June 30, 2022
While many people enjoy the fireworks displays that commemorate summer holidays like Independence Day, their furry friends may not feel the same way.
Trupanion, a medical insurance company for dogs and cats, notes that it has a 45-percent increase in anxiety-related claims during the month of July, higher than any other month of the year.
Why exactly animals get so frightened by fireworks is pretty simple.
Pets, particularly dogs, are scared by the colorful displays because they are loud, unpredictable and threatening, according to pet food company Purina.
Luckily, there are some ways to combat the fear and stress that appear in pets once the bright lights and loud crack of fireworks hit the skies.
South Jersey veterinarian Dr. Dana Gorman, from the Animal Clinic of Hammonton, offers the following tips for pet owners worried about their animals this summer holiday season.
• Exercise – Keeping pets active throughout the day can help alleviate anxiety once night falls. "Get plenty of exercise with your pet during the day to decrease any pent up nerves or energy when the fireworks start," Gorman said.
• Safe Space – Gorman suggests finding a safe space for pets, in a familiar and comfortable room in the house, with all windows closed. "Play some calming music, white noise, or the TV to help drown out the fireworks," Gorman said. There are "Thundershirt Calming Wraps" to make pets feel even more secure. She also recommends this "Anti Anxiety Music for Dogs" found on Youtube.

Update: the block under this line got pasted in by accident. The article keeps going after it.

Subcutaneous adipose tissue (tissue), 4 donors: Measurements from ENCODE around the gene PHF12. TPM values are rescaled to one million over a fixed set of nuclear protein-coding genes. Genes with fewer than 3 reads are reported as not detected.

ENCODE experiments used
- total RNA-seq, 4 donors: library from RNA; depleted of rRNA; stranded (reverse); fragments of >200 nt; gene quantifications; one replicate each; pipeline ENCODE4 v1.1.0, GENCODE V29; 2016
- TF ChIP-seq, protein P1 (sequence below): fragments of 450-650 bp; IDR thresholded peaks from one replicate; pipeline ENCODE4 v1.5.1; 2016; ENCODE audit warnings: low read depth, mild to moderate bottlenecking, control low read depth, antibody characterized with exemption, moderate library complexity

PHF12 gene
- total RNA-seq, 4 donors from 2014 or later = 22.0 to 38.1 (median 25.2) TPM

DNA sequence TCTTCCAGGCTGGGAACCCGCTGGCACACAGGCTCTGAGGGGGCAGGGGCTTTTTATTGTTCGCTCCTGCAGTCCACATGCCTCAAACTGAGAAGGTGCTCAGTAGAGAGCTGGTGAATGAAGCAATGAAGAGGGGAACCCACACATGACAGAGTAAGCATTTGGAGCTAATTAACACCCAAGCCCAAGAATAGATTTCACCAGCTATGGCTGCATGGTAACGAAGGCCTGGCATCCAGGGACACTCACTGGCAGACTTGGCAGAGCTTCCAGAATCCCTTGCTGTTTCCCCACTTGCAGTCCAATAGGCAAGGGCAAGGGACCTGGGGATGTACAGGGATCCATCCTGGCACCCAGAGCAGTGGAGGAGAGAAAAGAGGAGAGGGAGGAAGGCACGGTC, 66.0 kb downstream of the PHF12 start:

• Distractions – Distractions, such as high-value treats and toys, are a good way to keep pets settled. "Try a Kong with frozen peanut butter to keep them busy and happy," Gorman said.
• Proper ID – Whether taking your pets to an outdoor fireworks show or simply letting them wander the backyard during the display, there is always the possibility they could get spooked and run away. Gorman recommends proper identification for pets, and offers a tip for those who are on a time crunch. "If you don't have time to order a tag with accurate information, you can always use a luggage tag to add your information and attach it to the collar," Gorman said.
• Microchipping – In the event pets do get scared and run away, microchipping them can help ensure their safe return if they are found by local officials. Gorman suggests making sure your contact information associated with the microchip is up to date.
• Contact your vet – Gorman recommends contacting your veterinarian to discuss further options to decrease firework-related trauma for furry friends.
So, before heading out or settling in to admire fireworks this Fourth of July, give some extra thought to how your pets can be most comfortable during the show.